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10 Questions for Olivia Dade

Olivia Dade is a self-proclaimed nerd and book lover and her professional resume includes a master’s in American history, a job bringing that history to life in Colonial Williamsburg (costume included!), and experience working as a high school teacher and librarian (yay!). Dade credits stumbling across her mother’s secret stash of pirate-intensive romances as the literary impetus for her own love of the genre.

Who is Olivia Dade?

I am many things: Adverb apologist. Oxford comma enthusiast. Pants-averse hag. But most of all, I’m someone who loves stories and relies on their comfort to help me through difficult times in my life. If my books do the same for any of my readers, I consider that a privilege and an honor.

Tell us about your debut book, Spoiler Alert.

As the much-maligned final season of Game of Thrones began airing, so too did interviews with various cast members. Many of those interviews were both hilariously awkward and widely interpreted—rightly or not—as indicating the cast’s discontent with the final season. So I began to consider what it might be like to star in a show that epic, that popular, and absolutely loathe how the story ended, but have no means of openly expressing my opinion.

Those interviews were my inspiration for Marcus, who plays Aeneas on a blockbuster fantasy show inspired by mythology, Gods of the Gates, and secretly writes fan fiction critical of his character’s story arc. I wanted to pair him with someone equally passionate about the show and the power of storytelling to transform how we see the world and ourselves. That would be April, a plus-size geologist who’s found a genuine community through Gates fan fiction and cosplay.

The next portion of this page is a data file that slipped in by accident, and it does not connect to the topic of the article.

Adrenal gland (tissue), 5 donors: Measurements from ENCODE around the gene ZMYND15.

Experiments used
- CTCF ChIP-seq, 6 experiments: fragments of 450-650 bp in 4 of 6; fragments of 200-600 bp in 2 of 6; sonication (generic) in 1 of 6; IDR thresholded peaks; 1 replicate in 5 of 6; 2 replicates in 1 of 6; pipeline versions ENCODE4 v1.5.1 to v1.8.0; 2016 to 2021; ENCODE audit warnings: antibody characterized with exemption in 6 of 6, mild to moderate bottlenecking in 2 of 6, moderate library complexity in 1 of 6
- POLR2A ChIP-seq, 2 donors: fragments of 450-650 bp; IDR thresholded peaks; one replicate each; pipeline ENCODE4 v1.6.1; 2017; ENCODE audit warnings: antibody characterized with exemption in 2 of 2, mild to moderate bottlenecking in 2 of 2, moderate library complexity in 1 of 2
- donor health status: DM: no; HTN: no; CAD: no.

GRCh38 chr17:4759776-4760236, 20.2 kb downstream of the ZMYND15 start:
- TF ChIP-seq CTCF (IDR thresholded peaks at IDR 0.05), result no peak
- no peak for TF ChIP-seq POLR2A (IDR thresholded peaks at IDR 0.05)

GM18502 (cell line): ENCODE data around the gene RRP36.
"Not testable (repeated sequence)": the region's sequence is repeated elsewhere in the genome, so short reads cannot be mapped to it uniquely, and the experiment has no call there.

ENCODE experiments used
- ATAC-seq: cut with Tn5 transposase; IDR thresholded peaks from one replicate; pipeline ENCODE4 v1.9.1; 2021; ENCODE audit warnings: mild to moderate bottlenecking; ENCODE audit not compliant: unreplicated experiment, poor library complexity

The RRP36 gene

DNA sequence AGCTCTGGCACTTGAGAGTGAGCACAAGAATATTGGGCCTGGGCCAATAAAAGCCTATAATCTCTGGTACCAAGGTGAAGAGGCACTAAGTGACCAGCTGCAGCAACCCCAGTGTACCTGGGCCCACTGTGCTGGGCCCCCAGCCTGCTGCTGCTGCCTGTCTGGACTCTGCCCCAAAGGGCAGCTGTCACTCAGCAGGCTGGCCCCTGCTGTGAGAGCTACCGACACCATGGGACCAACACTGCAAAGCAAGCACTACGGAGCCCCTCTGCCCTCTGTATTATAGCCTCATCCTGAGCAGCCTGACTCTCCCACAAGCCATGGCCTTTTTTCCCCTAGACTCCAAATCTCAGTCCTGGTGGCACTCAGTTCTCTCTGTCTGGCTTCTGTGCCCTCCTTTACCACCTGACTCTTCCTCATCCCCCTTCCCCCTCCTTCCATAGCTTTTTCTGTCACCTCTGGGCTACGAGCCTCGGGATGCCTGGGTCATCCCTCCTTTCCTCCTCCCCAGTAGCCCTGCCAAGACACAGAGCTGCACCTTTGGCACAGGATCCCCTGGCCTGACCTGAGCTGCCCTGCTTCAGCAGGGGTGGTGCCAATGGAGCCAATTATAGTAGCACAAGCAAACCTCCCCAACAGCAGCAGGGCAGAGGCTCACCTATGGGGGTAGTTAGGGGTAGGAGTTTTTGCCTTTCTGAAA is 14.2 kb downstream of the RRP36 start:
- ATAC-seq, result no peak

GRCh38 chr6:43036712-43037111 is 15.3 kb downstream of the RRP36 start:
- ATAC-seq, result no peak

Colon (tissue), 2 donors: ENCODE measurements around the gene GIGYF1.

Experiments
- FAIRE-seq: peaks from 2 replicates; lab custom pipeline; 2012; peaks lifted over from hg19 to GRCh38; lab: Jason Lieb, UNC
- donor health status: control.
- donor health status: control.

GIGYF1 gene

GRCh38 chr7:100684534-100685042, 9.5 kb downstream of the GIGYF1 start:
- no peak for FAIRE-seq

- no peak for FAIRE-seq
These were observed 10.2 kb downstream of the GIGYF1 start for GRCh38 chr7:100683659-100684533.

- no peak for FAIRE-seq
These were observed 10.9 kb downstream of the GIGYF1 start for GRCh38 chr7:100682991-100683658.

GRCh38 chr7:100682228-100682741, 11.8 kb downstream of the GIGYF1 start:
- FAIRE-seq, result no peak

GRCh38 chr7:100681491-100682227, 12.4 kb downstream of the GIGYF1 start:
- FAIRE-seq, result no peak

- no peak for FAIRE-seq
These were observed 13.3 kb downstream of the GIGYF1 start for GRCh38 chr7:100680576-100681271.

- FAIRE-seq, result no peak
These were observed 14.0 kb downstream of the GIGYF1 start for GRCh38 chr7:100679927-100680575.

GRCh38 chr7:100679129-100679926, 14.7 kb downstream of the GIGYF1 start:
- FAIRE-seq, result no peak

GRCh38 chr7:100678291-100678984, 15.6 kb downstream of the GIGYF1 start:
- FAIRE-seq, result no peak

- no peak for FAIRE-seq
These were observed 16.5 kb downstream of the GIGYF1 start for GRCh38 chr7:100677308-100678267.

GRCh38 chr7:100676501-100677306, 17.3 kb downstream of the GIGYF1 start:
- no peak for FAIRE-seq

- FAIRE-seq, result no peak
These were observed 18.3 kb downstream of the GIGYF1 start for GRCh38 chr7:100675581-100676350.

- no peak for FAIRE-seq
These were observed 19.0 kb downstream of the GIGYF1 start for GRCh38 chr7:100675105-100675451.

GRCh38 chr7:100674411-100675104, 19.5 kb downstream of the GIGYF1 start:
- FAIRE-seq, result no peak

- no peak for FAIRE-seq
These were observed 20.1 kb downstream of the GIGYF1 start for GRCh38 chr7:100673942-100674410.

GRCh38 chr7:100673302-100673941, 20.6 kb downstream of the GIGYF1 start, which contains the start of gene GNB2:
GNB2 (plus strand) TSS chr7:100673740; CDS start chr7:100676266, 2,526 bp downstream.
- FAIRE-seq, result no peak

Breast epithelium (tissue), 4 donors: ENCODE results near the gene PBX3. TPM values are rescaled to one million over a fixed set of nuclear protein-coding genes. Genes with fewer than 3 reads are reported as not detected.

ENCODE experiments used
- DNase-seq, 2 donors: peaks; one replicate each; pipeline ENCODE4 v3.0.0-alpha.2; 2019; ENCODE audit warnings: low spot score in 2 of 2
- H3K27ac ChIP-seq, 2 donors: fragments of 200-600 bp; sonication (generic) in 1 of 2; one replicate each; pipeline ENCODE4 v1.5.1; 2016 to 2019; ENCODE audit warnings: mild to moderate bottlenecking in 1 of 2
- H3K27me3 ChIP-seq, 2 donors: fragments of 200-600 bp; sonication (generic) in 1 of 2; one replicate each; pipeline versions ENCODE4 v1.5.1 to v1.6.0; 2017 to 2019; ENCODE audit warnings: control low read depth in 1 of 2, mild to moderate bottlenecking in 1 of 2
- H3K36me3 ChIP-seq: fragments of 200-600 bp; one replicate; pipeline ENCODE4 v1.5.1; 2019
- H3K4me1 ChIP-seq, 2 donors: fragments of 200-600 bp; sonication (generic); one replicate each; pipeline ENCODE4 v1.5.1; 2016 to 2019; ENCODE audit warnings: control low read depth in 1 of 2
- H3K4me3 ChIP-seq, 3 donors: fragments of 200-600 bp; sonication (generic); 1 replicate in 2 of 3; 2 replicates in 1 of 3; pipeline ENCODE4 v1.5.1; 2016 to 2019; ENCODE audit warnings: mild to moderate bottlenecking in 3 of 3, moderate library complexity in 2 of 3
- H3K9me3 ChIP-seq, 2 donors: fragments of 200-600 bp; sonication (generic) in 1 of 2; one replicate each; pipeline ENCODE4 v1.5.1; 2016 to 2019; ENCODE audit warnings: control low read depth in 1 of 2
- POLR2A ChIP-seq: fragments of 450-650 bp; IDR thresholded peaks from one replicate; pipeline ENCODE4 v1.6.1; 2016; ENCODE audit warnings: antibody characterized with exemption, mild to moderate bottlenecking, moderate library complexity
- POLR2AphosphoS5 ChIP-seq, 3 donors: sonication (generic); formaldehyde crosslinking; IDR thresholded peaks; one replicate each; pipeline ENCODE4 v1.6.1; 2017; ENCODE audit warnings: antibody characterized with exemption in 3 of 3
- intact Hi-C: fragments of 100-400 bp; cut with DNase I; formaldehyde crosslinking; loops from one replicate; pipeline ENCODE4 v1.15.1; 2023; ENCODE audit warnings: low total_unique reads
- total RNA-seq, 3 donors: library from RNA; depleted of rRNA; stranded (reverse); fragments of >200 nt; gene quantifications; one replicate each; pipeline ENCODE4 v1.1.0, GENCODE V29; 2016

Then I thought: What if Marcus and April were already online friends, anonymously pining for one another? What if they met in person and had immediate chemistry, but Marcus couldn’t say he already knew her, because his condemnation of the show (as Book!AeneasWouldNever) would get him fired if anyone found out?

That was my jumping-off point for Spoiler Alert, which is a romantic comedy about fandom, yes, but also about family, fatness, and the identities we construct—and the secrets we keep—to protect ourselves.

It also has a significant number of jokes about pegging, because I am who I am. ¯\_(ツ)_/¯

What inspired you to set Spoiler Alert in the world of fan fiction?

I moved to Sweden with my family two years ago. Soon thereafter, I found myself almost entirely unable to concentrate on published books, because the reading experience had become too entangled with my work. I couldn’t seem to switch off my brain as I read and immerse myself in a story anymore. Part of my mind was always analyzing everything, searching for lessons I could apply to my own publishing career. For someone who’d always counted on books as a means of escape from my own thoughts and worries, it was a devastating blow.

For reasons I’ll never understand, I knew nothing about fan fiction until then, even though I’d been a lifelong shipper (from Days of Our Lives to The X-Files to Miss Fisher’s Murder Mysteries). But during that final season of Game of Thrones, I encountered the Brienne of Tarth/Jaime Lannister fandom for the first time, and I was hooked. I spent well over a year reading nothing but Braime fanfic. That particular fandom is blessed with many, many amazing authors, writing stories with astonishing skill and creativity and commitment to their chosen characters, completely unbound by what traditional publishing might consider marketable.

I didn’t know who any of those authors were, really. Their works were entirely disconnected from my career, and that was what I needed.